Photos of Tishrin Dam, Liberated from IS

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IS announcing their rule

IS are facing setbacks, pushed back by mainly the moderate Syrian opposition. One of the areas liberated from IS Tishrin Dam, a dam that supplies areas in Northern Syria; Syrian Kurdistan, with water. It was the Syrian Democratic Forces, a coalition group of different factions fighting the Syrian regime, that were able to capture the dam from IS, making them loose a strategic position.

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The dam

An international group that is dedicated to the reconstruction of Kobane and areas that were destroyed by IS, Kobanê Reconstruction Board, recently went to visit Tishrin dam, and the member Hawzhin Azeez, also the woman behind the page The Middle Eastern Feminist, shared these photos and allowed them to be republished here. The only photos not republished are those portraying corpses. This is Hawzhin Azeez’s description of the visit:

“I am sharing some late images of Tishrin dam when we visited a few days after its liberation. Tishrin was liberated on the 26th of December by the Syrian Democratic Forces (SYD) after being under Daesh control for over two years.

Tishrin is an incredible dam, not least of all because of the fact that it sits cradled in a beautiful lush valley, in an otherwise dry and arid land. But also because of what Tishrin implies for the people of Rojava who have survived for the past two years under incredible economic and political conditions, exacerbated significantly by lack of access to water and electricity which Tishrin provides.

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Tishrin dam’s 6 water turbines can be seen here

Daesh’s terrorism extended to not only physical violence and terror but also a deliberate and comprehensive policy of destroying or taking key infrastructure and service buildings. Make no mistake Daesh is a great strategist and despite issues with the lower rank terrorists the organisation has caused significant and long term damage to Rojava through its calculated infrastructural damage. This also included extensive placement of hand made booby traps, mines and other unexploded ordinances.

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Booby trap making supplies

Inside Tishrin, Daesh had created an “education center” for children- literally a terrorist training centre, including small child sized Qurans. One of the pamphlets left over detailed the fact that members could take any women among the population so long as they received the emir’s permission.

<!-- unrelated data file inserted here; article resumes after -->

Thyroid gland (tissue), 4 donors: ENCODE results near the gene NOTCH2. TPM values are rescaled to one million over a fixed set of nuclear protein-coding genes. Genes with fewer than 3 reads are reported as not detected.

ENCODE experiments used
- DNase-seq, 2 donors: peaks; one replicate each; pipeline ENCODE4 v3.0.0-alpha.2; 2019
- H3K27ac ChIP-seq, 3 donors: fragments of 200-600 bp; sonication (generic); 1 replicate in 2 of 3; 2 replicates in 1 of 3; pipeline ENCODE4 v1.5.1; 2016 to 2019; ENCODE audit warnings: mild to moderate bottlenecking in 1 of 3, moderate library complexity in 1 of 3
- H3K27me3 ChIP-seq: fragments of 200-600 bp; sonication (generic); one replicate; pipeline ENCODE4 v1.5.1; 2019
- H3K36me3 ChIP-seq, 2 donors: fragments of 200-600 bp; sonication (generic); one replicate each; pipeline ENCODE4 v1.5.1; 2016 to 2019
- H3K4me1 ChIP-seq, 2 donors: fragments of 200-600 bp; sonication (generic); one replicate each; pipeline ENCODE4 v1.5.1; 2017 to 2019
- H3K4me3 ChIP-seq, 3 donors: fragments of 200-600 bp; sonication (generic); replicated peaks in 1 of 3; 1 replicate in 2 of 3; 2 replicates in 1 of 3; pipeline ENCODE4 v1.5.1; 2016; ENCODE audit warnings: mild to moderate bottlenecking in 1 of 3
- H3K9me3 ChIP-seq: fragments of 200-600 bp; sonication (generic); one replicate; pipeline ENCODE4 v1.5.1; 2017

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The children’s training room

Another notable room was the “Palace Room” where the Emir would receive his guests, a grand room that now lay tattered following the fierce battle to liberate Tishrin.

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The palace room 

Tishrin city, now resembling an eerie ghost town, was empty of the Emirs and their families and supporters. On the streets children’s bikes, baby strollers and even passports lay scattered. The only reminder across the dam and the city was painted black signs of Dash flag but also, the dozens of dead Daesh bodies (luckily they did not smell too much as they were still relatively fresh corpses but also because of the cold winter) across the streets and the city. In one of the streets there were remnant of booby trap making supplies left.

Finally, at the end of the tour of the city we came across an Arab family, who tentatively came forward initially and then proceeded to hug and kiss us. The family had three daughters, two in early 20s and one that was perhaps no older than 15. The mother told us that she had hid her daughters for over two years in the basement of her house in fear of them being taken by Daesh. I hugged the girls who smiled back shyly as the hevals checked the village homes for remaining Daesh members. Their sweet shyness hid what horrors they may have experienced or what they had to do to survive under the two long years their family was terrorised by Daesh. The hevals told us that they had found a Daesh member, who claimed to be only a driver for Daesh hiding under a car the afternoon before.